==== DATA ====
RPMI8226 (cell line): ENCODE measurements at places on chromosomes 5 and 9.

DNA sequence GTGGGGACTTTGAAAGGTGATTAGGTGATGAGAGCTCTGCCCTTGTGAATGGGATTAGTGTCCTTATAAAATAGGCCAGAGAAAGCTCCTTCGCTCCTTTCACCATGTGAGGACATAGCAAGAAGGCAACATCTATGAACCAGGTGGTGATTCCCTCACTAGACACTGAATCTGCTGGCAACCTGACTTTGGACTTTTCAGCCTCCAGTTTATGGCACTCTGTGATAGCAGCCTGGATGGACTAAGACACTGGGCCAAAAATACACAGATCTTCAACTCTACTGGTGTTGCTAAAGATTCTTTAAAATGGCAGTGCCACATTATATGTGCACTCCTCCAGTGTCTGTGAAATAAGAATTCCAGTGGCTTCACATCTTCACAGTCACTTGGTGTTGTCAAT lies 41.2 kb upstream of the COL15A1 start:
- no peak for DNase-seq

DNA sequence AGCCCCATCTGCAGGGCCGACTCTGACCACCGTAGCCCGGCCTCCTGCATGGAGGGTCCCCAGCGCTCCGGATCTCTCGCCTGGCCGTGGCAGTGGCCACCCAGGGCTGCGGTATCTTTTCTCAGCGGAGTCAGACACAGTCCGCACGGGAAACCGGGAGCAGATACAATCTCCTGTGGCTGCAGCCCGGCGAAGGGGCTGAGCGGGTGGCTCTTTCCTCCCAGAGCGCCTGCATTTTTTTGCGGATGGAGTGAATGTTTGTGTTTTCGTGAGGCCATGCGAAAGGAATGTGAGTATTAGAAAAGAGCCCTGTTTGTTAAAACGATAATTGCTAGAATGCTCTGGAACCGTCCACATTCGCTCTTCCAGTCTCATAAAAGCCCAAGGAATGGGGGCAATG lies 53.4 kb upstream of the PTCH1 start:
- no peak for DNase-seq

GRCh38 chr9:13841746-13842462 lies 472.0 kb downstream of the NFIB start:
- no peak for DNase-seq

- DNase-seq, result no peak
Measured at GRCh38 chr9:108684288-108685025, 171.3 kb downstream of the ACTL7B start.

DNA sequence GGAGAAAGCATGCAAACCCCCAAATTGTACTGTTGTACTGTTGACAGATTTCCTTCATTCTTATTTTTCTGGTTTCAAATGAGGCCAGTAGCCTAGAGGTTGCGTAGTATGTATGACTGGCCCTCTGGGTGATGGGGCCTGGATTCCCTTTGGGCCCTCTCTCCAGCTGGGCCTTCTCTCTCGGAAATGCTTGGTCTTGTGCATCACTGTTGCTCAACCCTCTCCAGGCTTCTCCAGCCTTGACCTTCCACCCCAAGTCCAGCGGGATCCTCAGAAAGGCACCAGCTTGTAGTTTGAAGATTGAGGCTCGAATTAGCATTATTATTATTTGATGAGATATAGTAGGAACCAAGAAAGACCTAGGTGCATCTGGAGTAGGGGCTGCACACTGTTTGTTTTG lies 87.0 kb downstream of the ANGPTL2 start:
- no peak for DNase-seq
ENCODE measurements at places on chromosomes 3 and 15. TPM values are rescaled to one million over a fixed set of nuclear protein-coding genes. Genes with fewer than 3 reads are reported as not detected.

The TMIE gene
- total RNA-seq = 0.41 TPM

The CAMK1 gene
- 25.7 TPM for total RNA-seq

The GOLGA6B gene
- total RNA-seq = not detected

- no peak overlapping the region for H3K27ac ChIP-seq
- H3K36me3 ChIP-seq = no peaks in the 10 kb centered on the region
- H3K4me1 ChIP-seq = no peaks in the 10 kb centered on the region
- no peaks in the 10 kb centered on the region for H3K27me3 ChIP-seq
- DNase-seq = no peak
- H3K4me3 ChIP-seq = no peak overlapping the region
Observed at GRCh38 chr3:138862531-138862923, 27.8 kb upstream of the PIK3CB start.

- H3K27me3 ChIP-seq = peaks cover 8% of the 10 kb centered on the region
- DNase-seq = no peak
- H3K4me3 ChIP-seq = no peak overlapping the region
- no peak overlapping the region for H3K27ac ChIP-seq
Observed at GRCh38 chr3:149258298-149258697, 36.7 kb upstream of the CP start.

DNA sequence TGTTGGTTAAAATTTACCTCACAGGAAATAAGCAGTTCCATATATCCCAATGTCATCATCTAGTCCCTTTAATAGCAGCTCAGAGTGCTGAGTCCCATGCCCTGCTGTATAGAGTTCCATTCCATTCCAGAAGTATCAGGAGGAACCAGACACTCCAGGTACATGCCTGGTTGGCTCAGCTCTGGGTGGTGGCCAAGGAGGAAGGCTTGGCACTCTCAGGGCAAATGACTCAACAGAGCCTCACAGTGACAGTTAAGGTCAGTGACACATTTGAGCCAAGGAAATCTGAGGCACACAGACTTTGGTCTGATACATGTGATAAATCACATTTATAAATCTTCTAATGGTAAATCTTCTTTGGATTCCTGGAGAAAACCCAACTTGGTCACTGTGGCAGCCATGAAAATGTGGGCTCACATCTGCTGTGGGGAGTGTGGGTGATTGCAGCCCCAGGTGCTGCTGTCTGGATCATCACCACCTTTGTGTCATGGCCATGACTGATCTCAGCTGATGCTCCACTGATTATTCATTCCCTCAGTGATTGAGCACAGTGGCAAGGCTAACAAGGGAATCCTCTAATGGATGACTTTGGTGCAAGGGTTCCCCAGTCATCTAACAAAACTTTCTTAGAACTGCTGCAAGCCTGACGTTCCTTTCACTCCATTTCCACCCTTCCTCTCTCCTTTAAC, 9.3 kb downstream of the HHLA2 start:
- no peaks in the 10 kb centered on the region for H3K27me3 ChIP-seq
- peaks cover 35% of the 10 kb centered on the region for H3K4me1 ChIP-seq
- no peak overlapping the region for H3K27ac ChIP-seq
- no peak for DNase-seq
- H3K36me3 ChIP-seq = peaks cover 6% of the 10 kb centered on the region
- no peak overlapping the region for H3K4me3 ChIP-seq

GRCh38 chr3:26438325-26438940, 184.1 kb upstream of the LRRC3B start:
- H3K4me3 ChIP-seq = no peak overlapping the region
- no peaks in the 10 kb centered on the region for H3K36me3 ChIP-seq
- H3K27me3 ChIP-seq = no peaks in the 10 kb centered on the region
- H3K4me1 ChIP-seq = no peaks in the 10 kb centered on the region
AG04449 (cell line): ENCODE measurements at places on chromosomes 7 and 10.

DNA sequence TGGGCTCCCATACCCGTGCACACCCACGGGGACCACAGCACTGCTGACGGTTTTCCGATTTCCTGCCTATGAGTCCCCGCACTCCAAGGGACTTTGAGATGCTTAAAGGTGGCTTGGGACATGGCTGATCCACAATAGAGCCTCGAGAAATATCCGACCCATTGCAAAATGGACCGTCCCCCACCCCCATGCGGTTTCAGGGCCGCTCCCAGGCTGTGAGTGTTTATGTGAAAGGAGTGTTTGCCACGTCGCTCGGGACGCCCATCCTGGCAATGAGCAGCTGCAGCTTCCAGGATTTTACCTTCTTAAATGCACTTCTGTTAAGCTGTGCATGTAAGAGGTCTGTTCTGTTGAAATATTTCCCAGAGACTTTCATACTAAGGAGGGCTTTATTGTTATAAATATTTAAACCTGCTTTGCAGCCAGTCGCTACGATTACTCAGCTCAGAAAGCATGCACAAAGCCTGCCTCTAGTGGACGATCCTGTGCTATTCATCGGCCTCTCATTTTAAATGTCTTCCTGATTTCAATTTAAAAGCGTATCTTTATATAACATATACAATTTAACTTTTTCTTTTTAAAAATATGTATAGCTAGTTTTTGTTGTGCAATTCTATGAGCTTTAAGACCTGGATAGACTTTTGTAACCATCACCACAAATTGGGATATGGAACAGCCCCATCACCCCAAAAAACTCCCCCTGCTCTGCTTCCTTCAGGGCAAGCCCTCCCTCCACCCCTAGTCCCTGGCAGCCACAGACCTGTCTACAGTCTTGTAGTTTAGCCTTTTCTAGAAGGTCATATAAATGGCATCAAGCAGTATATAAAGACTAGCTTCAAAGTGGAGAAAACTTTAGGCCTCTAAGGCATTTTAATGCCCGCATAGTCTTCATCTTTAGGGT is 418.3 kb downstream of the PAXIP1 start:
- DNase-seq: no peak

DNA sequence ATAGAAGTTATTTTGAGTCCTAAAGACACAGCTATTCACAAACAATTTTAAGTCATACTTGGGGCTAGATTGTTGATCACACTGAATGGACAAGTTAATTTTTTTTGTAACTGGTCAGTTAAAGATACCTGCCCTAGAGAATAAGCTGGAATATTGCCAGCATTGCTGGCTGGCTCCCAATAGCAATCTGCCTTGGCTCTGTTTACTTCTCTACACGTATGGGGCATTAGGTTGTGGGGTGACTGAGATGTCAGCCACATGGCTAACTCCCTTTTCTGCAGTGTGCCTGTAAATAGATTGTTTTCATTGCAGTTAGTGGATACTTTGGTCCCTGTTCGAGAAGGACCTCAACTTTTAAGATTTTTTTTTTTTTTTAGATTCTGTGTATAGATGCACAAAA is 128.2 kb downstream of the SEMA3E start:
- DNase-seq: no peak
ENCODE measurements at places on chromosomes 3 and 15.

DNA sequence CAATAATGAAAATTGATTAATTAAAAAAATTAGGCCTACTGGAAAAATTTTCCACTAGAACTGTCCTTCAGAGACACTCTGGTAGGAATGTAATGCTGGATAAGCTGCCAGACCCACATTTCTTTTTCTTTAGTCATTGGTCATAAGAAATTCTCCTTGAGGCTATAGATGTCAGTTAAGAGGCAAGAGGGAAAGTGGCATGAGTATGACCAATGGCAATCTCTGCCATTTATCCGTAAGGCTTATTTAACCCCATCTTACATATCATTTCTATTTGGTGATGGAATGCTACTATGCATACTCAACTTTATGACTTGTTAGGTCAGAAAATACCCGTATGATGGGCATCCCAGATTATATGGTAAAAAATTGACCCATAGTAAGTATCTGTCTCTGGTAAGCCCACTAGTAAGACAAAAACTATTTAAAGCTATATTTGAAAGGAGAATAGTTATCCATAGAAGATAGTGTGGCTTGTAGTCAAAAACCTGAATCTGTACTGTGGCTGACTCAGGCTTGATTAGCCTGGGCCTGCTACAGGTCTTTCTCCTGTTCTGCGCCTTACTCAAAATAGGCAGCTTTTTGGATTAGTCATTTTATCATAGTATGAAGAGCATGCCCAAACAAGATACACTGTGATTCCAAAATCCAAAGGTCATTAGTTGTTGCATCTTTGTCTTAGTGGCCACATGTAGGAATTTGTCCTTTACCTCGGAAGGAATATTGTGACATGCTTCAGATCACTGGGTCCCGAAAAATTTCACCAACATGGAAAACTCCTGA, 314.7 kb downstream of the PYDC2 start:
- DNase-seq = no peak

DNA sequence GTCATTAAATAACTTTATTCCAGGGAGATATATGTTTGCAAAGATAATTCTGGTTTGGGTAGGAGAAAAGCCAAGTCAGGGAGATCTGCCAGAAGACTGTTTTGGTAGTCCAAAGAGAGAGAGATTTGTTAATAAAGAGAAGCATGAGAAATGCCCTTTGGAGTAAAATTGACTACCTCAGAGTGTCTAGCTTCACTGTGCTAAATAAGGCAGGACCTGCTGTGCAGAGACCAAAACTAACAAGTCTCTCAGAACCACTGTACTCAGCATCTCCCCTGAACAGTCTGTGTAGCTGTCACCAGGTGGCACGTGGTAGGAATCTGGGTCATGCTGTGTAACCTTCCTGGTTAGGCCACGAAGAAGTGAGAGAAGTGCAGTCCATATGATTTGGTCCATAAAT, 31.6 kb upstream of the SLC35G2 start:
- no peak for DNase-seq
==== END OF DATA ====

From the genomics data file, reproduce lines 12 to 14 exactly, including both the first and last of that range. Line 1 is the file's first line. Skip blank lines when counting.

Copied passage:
ENCODE measurements at places on chromosomes 3 and 15. TPM values are rescaled to one million over a fixed set of nuclear protein-coding genes. Genes with fewer than 3 reads are reported as not detected.

The TMIE gene
- total RNA-seq = 0.41 TPM